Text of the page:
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|Title:||Study to investigate the effects of skin friction on the performance of drilled shafts in cohesive soils. Volumes 1, 2, and 3|
|Publisher:||Geotechnical Laboratory (U.S.)|
Engineer Research and Development Center (U.S.)
|Series/Report no.:||Technical report (U.S. Army Engineer Waterways Experiment Station) ; GL-82-1.|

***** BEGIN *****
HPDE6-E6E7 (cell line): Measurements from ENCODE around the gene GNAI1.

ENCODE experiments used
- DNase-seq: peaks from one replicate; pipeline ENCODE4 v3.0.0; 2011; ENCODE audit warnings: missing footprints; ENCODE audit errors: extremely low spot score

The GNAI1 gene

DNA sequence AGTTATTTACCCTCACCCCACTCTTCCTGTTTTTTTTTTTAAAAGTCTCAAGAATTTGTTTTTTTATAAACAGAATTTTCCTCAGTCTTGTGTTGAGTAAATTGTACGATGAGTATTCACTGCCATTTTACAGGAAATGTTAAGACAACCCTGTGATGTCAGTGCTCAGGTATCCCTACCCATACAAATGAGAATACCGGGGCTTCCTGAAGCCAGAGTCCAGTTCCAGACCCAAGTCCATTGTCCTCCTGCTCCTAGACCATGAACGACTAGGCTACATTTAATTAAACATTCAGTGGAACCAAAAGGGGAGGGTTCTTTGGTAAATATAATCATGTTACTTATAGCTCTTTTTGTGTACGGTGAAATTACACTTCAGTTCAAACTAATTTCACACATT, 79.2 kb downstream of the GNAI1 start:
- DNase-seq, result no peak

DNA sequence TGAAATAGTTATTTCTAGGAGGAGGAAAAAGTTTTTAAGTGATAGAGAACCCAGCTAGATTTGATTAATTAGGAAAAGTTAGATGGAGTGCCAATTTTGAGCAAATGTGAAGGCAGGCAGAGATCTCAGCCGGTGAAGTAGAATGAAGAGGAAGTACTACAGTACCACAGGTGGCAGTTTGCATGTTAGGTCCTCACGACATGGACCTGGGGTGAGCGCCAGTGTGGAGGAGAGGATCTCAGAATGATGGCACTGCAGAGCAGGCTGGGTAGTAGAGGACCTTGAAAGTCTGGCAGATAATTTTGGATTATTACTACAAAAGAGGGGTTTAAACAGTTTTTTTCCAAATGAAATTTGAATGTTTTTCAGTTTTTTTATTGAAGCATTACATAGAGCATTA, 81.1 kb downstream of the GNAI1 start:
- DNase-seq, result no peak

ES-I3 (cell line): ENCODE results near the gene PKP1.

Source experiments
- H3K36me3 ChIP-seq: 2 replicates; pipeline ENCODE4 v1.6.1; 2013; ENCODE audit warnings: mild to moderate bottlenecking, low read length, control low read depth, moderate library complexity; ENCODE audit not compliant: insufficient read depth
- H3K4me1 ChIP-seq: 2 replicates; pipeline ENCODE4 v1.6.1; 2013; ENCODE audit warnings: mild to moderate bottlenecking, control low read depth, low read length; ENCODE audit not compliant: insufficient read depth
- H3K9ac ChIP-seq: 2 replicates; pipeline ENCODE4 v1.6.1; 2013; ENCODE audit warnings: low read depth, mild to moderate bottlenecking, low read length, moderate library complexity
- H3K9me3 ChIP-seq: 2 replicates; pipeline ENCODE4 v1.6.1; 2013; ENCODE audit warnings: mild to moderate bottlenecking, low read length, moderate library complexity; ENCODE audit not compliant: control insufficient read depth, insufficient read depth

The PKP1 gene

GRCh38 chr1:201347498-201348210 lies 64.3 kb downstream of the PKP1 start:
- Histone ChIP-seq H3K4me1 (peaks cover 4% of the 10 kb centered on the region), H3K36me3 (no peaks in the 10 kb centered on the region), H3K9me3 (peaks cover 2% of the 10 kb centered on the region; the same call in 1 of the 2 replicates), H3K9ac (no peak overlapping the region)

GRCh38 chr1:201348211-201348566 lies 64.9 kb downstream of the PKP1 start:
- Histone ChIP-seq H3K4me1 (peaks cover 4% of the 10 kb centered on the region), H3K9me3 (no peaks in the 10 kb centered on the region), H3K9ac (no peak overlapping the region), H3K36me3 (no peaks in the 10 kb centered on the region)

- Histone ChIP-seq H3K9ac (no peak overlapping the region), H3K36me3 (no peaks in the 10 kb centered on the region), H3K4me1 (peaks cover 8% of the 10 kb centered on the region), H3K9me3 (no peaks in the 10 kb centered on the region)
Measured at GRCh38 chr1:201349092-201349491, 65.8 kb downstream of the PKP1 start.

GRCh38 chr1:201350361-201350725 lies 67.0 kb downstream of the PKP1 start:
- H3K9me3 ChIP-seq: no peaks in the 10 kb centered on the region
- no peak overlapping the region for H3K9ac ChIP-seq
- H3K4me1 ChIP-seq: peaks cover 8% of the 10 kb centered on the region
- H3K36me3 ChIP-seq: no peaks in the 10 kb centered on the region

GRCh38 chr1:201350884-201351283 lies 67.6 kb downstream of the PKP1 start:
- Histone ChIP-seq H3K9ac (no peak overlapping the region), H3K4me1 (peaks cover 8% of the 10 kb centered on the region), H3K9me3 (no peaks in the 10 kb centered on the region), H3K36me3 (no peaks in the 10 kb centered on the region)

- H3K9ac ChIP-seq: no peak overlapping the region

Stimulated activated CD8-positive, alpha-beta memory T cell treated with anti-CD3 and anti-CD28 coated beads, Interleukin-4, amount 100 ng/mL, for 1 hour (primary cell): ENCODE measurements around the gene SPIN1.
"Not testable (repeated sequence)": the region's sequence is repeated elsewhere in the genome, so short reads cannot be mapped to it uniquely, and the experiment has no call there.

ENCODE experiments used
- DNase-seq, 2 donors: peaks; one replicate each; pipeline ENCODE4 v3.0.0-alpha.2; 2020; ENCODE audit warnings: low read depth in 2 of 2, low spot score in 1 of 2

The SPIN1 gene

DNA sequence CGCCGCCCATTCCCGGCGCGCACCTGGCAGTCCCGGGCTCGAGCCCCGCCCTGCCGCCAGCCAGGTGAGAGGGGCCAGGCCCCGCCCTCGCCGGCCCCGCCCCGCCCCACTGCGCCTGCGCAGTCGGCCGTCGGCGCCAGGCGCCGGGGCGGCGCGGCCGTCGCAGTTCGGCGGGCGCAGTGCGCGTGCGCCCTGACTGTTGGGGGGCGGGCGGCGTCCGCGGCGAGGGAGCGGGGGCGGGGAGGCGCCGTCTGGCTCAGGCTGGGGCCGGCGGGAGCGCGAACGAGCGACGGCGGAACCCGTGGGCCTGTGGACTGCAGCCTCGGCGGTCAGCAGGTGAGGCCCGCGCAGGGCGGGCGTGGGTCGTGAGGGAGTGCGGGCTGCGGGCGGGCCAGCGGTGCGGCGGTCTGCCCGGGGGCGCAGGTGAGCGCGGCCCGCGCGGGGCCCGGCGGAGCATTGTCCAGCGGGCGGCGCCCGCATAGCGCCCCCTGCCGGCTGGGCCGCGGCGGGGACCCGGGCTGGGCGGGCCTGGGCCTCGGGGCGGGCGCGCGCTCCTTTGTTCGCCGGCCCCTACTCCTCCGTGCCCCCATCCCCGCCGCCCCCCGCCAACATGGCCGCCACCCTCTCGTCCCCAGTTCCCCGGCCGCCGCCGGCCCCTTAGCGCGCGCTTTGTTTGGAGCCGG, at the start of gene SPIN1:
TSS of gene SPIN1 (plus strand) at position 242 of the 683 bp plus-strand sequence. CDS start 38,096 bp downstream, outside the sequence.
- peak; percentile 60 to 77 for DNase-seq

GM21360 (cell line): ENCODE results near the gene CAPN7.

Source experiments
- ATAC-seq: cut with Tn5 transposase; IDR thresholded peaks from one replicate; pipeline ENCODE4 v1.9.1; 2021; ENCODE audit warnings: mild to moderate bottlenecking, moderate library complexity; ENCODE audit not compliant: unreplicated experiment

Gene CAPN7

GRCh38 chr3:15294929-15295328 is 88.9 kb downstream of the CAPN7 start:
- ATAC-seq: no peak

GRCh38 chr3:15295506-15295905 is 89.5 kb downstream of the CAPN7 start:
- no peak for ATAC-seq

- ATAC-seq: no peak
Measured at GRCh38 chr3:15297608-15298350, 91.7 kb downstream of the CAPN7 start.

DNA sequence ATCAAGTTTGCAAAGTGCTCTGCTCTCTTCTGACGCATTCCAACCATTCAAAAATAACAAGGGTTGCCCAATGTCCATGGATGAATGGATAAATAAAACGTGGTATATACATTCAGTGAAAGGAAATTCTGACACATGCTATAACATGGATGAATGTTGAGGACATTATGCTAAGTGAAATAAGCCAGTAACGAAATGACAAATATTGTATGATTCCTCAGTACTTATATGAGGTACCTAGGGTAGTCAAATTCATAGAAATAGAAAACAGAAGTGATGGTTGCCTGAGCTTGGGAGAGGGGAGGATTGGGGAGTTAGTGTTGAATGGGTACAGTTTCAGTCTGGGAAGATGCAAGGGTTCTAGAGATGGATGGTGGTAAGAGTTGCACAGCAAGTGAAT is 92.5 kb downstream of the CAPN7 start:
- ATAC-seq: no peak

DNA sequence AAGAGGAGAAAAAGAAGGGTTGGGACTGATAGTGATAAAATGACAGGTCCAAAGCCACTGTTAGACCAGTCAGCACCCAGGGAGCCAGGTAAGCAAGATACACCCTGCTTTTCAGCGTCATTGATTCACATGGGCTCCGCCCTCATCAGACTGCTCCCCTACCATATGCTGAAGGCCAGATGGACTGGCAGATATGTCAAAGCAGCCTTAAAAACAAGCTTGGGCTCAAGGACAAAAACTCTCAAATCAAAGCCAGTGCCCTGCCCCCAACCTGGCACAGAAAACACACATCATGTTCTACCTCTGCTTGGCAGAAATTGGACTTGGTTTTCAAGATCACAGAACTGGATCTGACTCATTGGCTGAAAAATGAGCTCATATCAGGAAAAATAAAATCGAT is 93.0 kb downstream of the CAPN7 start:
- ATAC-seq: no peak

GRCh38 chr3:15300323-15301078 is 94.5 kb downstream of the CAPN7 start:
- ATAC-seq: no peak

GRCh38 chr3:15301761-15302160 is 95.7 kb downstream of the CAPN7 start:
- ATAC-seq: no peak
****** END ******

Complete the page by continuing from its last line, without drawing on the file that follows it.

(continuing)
Abstract: The general objective of this study was to investigate the effects of skin friction on performance of drilled shafts in cohesive soils. The investigation was conducted and discussed here in three stages : field, laboratory, and theoretical analyses. Four test shafts were constructed in 1969 at a test site located in southeastern Houston, Texas, where detailed subsurface exploration and soil characterizations had been made. Load tests on the carefully instrumented test shafts produced high-quality data documented in a series of reports made available to the public. For this study, a thorough subsurface investigation was performed to provide a detailed evaluation of the soil and groundwater conditions existing at the test site. Representative samples of the subsoils were obtained for laboratory analyses. Pressuremeter tests, borehole shear tests and static cone penetrometer soundings were also conducted. The geotechnical laboratory investigation was conducted to provide a characterization of the in-situ soil properties and parameters as well as their state-of-stress. Tests to investigate the pertinent physical and index properties of representative soil samples were conducted. Direct shear, triaxial compression, and one-dimensional consolidation tests were conducted to evaluate the strength and deformation characteristics of the in- situ soils. Both consolidated isotropic undrained triaxial compression (CIU) tests with pore pressure measurements and unconsolidated undrained (UU) tests were performed. The coefficient of earth pressure at rest (Ko) was evaluated. Special direct shear tests were run to assess the redidual strength of the soil. Tests were conducted to investigate mortar-soil interface shear characteristics as a simulation of shaft-soil interaction under load. The effect of soil property changing with time was also investigated. Various methods of evaluating the ultimate shaft friction of drilled shafts in cohesive soils were described and assessed. Evaluation of ultimate shaft friction was first made by theoretically based techniques, such as Alpha (α), Beta (β), and effective stress methods, which utilized basic soil properties to predict shaft friction. Subsequently, other techniques were investigated including application of laboratory soil-mortar interface shear measurement and in-situ borehole shear test. The application of moisture migration concepts to the prediction of shaft friction was also investigated. The load-settlement analysis selected for this study focused on a numerical load-transfer technique. This work included derivation of load-transfer curves from load test results, prediction of the load- settlement response of these shafts, and the comparison of these data to the actual measured data. Note: This file is very large. Allow your browser several minutes to download the file.
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